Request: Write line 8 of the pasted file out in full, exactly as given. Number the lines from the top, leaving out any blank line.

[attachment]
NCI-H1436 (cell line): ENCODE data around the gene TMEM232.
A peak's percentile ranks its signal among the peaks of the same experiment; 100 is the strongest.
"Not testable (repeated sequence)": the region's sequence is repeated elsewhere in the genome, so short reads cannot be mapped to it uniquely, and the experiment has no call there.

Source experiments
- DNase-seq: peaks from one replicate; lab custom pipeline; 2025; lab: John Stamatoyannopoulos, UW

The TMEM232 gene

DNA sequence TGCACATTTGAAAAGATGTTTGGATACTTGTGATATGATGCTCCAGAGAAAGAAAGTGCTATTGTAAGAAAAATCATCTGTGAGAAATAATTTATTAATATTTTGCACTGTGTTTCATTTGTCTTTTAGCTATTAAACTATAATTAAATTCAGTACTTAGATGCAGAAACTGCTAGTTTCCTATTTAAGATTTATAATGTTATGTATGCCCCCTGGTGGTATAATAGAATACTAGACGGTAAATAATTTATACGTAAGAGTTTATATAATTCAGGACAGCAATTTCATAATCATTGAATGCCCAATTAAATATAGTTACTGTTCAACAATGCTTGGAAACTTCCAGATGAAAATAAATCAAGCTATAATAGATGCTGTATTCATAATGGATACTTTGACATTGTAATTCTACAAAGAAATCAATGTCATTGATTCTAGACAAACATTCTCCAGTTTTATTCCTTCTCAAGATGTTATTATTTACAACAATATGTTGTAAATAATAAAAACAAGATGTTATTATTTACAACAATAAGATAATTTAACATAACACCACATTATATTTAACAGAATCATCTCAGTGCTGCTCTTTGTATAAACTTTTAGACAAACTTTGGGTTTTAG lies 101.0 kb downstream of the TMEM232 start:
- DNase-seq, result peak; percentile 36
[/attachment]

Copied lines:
- DNase-seq, result peak; percentile 36